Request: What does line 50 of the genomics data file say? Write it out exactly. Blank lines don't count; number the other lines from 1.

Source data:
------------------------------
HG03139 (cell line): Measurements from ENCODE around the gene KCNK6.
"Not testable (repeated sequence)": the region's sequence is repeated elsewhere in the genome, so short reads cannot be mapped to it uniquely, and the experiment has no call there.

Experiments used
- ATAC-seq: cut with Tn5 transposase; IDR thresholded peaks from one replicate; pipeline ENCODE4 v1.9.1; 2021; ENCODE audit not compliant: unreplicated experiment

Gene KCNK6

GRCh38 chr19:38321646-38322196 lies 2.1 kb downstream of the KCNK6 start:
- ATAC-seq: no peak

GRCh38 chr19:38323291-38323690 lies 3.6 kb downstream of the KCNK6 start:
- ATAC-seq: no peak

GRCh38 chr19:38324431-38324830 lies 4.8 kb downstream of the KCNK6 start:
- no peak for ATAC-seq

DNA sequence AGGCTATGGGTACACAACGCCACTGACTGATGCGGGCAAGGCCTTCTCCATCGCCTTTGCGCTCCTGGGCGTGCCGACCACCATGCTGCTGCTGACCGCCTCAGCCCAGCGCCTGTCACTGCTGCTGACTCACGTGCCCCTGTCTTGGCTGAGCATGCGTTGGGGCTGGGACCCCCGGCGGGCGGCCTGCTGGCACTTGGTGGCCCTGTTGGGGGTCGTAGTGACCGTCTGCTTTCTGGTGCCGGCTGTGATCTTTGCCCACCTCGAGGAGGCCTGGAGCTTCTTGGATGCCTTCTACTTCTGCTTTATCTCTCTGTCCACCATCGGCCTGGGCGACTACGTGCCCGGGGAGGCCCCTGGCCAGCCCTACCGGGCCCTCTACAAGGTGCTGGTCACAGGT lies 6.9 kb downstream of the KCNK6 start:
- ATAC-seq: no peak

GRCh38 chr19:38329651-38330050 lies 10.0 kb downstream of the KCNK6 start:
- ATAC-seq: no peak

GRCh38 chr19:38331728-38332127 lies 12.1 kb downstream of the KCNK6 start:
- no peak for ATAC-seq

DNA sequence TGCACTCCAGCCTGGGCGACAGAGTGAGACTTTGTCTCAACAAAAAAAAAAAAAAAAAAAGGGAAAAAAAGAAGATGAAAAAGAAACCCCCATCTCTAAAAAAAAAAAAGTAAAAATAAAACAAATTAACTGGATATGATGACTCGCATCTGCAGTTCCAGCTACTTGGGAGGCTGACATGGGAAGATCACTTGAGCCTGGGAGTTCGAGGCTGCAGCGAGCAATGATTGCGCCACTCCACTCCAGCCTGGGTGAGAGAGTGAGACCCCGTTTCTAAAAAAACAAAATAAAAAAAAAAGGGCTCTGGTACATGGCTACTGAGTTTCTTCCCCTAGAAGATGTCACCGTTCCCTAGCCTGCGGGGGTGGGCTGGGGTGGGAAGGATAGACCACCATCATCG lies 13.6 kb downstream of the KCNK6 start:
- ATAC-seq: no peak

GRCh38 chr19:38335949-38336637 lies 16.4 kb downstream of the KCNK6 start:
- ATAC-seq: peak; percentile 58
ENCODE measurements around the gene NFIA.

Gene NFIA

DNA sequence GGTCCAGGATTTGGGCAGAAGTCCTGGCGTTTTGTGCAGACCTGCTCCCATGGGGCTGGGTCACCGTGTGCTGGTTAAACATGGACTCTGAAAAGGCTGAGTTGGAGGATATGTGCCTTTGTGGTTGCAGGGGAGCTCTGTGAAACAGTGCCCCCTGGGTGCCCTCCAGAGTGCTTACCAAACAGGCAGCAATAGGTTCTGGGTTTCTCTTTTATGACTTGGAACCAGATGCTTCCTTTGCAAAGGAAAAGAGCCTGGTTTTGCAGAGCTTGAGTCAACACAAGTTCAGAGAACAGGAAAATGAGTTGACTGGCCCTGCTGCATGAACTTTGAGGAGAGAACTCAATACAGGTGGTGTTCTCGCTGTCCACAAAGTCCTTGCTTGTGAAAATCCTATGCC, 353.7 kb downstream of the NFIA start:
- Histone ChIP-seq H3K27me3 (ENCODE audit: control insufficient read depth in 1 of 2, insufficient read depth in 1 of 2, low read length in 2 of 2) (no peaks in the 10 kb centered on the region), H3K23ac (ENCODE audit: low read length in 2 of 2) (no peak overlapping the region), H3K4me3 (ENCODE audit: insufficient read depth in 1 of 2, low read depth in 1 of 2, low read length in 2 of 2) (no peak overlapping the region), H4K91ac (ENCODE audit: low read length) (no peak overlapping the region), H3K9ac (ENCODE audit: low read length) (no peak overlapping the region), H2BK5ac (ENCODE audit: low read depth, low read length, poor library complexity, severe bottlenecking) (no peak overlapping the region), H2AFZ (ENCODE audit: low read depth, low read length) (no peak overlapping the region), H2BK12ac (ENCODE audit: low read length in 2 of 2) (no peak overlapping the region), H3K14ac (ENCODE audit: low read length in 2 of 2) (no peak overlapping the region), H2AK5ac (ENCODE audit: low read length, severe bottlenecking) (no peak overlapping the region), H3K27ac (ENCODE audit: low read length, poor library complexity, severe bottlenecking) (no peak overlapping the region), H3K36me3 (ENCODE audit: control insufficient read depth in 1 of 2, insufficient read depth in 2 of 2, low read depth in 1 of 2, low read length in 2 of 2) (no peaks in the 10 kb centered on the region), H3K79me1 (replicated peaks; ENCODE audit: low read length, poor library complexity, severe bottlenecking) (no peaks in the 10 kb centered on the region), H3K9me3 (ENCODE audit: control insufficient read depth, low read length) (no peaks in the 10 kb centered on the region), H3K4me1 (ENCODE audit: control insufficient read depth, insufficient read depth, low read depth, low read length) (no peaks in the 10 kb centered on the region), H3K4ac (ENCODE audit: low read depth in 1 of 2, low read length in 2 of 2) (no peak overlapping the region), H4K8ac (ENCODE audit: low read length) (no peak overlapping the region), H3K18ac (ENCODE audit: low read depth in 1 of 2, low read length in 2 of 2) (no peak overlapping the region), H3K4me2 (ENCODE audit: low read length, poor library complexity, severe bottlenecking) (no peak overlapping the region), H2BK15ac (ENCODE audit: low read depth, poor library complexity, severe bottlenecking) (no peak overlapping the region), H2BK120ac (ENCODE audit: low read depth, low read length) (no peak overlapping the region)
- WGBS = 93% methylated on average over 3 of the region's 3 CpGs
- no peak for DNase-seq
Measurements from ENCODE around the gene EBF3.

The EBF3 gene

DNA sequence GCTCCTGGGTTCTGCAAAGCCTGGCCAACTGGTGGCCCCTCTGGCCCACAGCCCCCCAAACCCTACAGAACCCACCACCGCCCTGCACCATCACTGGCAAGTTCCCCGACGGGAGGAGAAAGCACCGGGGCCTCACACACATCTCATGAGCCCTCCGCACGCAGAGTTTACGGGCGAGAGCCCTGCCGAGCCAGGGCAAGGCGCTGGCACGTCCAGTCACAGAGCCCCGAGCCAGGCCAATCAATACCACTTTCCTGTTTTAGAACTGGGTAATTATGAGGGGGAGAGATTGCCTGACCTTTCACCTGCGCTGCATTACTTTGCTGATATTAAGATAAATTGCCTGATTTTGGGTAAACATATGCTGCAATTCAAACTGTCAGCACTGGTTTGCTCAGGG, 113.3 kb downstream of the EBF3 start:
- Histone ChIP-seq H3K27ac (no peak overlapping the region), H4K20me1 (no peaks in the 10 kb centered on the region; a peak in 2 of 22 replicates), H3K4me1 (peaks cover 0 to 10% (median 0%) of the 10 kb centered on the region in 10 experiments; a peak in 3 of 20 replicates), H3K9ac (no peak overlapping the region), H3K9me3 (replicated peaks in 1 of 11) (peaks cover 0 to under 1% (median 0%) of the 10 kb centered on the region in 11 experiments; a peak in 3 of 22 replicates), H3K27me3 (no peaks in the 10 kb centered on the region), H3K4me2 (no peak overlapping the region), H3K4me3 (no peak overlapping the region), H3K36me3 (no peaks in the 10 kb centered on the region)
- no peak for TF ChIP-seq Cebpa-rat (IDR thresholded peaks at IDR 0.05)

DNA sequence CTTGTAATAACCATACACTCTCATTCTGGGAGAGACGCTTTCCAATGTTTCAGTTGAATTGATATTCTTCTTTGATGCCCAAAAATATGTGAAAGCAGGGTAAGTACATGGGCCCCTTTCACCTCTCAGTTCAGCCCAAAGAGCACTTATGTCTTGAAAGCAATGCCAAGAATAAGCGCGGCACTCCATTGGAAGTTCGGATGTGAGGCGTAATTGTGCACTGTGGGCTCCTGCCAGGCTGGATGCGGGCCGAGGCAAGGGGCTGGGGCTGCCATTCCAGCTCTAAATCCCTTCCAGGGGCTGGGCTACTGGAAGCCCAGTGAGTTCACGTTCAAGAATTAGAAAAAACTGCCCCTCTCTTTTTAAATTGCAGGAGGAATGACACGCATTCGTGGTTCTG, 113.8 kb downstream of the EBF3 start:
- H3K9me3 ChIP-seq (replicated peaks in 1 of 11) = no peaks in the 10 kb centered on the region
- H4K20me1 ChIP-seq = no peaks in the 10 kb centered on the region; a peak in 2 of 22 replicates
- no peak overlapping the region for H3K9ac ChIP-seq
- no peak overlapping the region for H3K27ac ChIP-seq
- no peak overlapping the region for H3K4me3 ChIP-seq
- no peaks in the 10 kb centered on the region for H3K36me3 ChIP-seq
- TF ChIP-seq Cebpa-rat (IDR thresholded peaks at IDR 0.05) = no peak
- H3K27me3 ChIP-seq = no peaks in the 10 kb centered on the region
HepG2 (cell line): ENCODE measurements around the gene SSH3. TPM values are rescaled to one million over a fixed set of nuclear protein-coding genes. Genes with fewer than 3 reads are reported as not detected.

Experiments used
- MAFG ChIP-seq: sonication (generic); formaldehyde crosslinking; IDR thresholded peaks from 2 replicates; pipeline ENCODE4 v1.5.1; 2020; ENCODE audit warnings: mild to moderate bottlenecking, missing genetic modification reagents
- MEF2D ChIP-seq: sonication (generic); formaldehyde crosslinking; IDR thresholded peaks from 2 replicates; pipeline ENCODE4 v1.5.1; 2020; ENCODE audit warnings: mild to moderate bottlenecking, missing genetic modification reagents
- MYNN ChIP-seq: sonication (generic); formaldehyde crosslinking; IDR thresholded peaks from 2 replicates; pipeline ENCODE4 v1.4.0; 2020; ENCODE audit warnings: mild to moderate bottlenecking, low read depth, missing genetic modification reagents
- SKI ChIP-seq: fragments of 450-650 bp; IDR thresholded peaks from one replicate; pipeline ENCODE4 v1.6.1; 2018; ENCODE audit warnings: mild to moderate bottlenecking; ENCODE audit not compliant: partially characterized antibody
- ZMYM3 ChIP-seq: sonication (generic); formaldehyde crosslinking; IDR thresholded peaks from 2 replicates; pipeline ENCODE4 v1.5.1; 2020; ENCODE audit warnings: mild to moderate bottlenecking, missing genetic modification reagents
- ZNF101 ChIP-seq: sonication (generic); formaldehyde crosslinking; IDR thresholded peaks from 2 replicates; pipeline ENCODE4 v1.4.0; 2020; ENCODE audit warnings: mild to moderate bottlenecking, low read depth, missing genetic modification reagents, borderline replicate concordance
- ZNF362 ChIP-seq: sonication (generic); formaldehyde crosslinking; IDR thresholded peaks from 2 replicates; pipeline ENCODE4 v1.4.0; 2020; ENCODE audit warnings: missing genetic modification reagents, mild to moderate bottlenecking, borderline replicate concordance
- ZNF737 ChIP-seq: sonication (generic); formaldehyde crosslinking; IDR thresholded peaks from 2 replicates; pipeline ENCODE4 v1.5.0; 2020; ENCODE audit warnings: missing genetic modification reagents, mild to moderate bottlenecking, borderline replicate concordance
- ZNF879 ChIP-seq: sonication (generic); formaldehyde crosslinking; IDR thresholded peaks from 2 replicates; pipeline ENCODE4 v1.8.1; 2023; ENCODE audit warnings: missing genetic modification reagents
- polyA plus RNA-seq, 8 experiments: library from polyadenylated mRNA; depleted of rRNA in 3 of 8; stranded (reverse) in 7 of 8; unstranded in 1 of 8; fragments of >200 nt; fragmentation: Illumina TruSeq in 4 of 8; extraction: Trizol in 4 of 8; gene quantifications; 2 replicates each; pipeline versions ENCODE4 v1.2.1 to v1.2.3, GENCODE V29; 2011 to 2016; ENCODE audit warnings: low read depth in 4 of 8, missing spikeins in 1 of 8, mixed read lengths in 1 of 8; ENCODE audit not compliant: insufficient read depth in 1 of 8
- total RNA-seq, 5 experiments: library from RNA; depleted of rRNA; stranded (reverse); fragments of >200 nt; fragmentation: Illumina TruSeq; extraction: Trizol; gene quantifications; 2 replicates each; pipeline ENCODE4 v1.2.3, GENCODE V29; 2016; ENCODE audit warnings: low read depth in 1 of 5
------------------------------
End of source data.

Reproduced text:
- ZNF362 ChIP-seq: sonication (generic); formaldehyde crosslinking; IDR thresholded peaks from 2 replicates; pipeline ENCODE4 v1.4.0; 2020; ENCODE audit warnings: missing genetic modification reagents, mild to moderate bottlenecking, borderline replicate concordance